A lawyer for the MIT graduate facing terrorism accusations filed a 30-page document Monday that asks for a reduction of his $8 million bail.
The document argues in part that prosecutors overcharged the case and that it is legal to possess the potentially explosive ingredients the suspect had.
Defendant Nicolai Mork, who is expected to appear in court Tuesday morning on eight counts, including unlawful acts related to weapons of mass destruction and possession of component of explosive or incendiary device, “has a full factual and legal defense” to the charges, wrote his lawyer, Nicholas Wooldridge.
Las Vegas police first tracked 40-year-old Mork in late December after linking him to at least eight Molotov cocktails found near “seemingly random homes” in the southeast valley neighborhood where he lived, prosecutor Jake Villani said.
Wooldridge dismissed the terrorism allegations.
“Despite charging Mr. Mork with ‘acts of terrorism or attempted acts of terrorism,’ Mr. Mork’s previous neighbors reported that they were able to put out many of these alleged ‘explosive devices’ with a garden hose,” Wooldridge wrote. “In its overzealous attempt to throw everything but the kitchen sink against Mr. Mork, the state has overcharged — Mr. Mork, a respected, experienced financial professional, is simply not a terrorist and his alleged conduct does not constitute terrorism.”
Inside Mork’s apartment in late December, detectives found ingredients strong enough to penetrate a military tank, Villani said.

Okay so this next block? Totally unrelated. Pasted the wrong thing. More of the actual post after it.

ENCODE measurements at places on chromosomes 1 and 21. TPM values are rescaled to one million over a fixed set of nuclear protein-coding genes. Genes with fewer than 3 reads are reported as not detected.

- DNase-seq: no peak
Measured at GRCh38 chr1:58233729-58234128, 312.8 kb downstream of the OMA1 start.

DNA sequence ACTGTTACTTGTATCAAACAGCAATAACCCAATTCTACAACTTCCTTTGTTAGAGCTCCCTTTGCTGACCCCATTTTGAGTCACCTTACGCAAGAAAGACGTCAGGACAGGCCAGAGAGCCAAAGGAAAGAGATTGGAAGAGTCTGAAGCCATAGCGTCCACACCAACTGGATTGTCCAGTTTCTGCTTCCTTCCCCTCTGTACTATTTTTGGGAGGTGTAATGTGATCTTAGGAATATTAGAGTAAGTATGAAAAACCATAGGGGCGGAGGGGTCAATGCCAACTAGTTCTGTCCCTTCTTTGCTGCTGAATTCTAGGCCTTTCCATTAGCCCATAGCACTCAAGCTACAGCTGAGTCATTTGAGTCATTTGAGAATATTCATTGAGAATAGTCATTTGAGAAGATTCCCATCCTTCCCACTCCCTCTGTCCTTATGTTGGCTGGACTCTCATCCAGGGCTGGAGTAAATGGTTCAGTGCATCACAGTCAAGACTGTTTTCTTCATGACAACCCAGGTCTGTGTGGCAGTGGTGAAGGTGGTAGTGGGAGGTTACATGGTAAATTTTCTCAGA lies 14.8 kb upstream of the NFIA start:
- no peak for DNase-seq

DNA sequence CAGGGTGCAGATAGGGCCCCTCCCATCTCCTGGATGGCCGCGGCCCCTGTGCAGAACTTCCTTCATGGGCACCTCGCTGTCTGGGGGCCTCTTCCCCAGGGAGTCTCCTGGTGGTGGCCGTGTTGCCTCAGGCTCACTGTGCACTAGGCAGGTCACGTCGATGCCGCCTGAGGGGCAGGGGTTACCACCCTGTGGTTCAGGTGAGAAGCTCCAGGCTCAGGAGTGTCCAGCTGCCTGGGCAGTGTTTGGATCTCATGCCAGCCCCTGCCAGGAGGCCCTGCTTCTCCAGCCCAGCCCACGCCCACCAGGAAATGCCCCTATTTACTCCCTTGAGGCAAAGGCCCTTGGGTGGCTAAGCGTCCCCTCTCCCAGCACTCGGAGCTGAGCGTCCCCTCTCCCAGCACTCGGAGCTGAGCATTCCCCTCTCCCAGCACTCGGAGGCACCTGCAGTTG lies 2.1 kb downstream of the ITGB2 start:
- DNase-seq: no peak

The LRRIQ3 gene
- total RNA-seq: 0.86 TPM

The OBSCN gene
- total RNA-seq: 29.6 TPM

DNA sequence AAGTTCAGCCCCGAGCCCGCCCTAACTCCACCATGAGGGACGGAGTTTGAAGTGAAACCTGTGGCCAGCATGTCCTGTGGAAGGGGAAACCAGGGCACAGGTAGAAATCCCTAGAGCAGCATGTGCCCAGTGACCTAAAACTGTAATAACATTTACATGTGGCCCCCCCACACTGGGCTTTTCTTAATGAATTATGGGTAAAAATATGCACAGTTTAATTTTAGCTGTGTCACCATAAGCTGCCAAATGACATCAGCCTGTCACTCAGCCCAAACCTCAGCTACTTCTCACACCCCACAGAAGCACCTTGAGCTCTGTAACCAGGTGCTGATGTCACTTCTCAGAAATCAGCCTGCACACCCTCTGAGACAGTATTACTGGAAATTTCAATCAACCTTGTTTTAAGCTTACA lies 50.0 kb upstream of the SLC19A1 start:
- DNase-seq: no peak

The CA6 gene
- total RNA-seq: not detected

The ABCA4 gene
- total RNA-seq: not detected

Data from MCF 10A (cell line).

An arrest report described the chemicals and ingredients found in Mork’s home along with an assault-style rifle. The chemicals included potassium chlorate, potassium perchlorate, ammonium nitrate, ammonium perchlorate, red iron oxide, aluminum powder, nitric acid, sulfuric acid and magnesium ribbon.
Detectives also discovered 264 pounds of a mixture of ammonium nitrate and aluminum powder, commonly referred to as Tannerite. The combination “could cause substantial damage to Mork’s residence and the houses around him,” his arrest report stated.
Wooldridge stated in court papers that the ingredients were used “nationwide for purposes of target practice,” and he linked to websites that sold Tannerite.
He went on to dispute charges relating to the Molotov cocktails, saying “Mork’s DNA was not found and did not exist on the items.”
“This is not what you would think of when you think about terrorism,” the lawyer said in a phone interview. “Let’s take a look at what this really is: It’s more akin to attempted arson than an act of terrorism.”
While investigating how Mork obtained the chemicals, detectives also found 17 hard drives on a desktop computer with 63 terabytes of data.
In the first folder of the first drive detectives opened, Mork kept underskirt photos of women he had apparently taken with a hidden camera inside a rolling bag, Villani said.
Police also discovered “violent child pornography” and images of Mork having sex with “seemingly unconscious women,” the prosecutor said.
Mork is not facing charges related to the material found on his computer.
Wooldridge said his client “vehemently denies” the hard drive allegations, but the lawyer said he could not comment further because he had not seen any of the evidence.
He asked a judge to reduce Mork’s bail to $220,000, which the defendant previously had posted.
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